We wanted to tell a story that showed how plenty of women, especially in New York City, feel a little Peter Pan-syndrome. (Hey, it’s hard to be ready to “grow up” when there’s fun to be had every night, Ubers to take us home, and doormen to make sure we don’t pass out in the lobby). Our challenge, was how to work out the logic of a woman not realizing she had had a daughter? Lily likes to party as much as the next socialite, but there’s no way she’d forget giving birth. After many, many, many script revisions, we realized by embracing the absurdity of our set-up by not calling it out at all, we could highlight the absurdity of the trope we are satirizing, which freed us up to let the story find its own ending on the day. Rather than Poppy teaching immature Lily how to grow up, Lily finds in Poppy the best friend she was missing (they both share a love of tantrums and candy), thus freeing her of the loneliness that was stunting her all along.
Also, Poppy overheard the “F” word on set, and repeated it (NOT GOOD!) which we overcame by adding it to the script because it honestly really cracked us up. (BUT PLEASE DON’T TELL HER DAD!)
Moody directed by Alyssa Shea
Scare directed by Sarah Grant
Scare was made as part of the 48 hour film project, so the entire film was written, shot, edited, animated and scored in 48 hours. I am usually part of a large filmmaking team who met at university and are now scattered across the UK, who enters this competition twice a year as a way to get together, catch up and be creative, however this time we were unable to partake as a team as the next weekend a team member was getting married, and everyone was saving their annual leave and travel money for that event. I decided to enter the competition on my own and operate mainly as a one person team. My partner offered his assistance to score the film on Sunday morning and a friend offered to colour grade the film on the way home after a Eurovision Song Contest party the night before (she was a trooper).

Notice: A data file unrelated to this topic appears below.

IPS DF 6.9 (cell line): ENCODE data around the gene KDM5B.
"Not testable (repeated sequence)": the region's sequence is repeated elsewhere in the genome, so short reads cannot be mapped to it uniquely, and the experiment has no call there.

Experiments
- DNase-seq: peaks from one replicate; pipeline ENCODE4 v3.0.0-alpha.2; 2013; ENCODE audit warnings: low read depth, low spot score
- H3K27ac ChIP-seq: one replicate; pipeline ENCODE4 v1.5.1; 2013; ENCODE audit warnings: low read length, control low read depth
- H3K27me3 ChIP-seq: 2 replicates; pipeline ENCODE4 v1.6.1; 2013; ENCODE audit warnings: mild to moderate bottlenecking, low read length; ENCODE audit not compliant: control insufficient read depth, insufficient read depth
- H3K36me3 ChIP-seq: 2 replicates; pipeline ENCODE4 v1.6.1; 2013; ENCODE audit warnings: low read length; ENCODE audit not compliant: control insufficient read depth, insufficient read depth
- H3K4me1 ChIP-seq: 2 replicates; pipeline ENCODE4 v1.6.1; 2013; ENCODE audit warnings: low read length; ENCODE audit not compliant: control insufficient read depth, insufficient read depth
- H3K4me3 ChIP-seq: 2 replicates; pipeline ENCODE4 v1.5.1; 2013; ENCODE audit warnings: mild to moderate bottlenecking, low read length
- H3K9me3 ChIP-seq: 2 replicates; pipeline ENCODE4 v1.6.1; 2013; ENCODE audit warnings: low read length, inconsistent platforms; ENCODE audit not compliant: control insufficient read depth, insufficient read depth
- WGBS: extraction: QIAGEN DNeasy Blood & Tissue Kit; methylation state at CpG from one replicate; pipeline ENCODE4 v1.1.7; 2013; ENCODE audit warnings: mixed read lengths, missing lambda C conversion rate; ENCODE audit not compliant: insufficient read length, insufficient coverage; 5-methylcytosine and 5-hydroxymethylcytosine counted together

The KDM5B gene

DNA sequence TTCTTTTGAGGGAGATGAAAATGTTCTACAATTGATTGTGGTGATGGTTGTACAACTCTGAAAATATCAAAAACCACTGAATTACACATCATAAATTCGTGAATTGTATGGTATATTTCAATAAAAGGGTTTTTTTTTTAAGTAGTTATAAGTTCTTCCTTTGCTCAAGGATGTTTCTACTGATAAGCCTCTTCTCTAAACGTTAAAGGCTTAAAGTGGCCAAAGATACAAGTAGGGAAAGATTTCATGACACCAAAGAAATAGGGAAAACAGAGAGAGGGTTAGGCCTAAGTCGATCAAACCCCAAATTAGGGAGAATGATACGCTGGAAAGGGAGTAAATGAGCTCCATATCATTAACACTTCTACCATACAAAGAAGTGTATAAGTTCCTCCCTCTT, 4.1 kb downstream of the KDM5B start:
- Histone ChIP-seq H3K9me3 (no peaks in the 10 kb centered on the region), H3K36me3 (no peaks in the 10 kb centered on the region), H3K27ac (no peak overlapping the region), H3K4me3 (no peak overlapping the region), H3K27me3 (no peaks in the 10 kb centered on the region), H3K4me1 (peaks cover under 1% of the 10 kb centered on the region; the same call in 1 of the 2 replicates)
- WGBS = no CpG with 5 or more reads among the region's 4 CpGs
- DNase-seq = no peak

I was aware that making this film alone would be a huge task, but it was also entirely liberating. I knew, if possible, I wanted to make a film in response to the women reproductive rights issues happening in Northern Ireland and Alabama, and for my response to be deeply personal and honest. Being part of a team would have diluted that honesty. On my own I could push boundaries and be brave in my storytelling, as the sole responsibility lay on me.
You asked me for a single moment, but I don’t have one. The whole 48 hours blurred together in a whirlwind of problem solving and self shooting and animation and every moment was exhilarating. If I had to, I would say the moment for me when everything came together was the moment, at the completion kick off event, where I reached into the hat and pulled out my designated genre; politics film. I knew right then what story I was going to tell and how I was going to tell it. I left the event, got in my car and headed home, writing a script in my head for a film I hoped would end up being perceived as honest, feminist and fearless.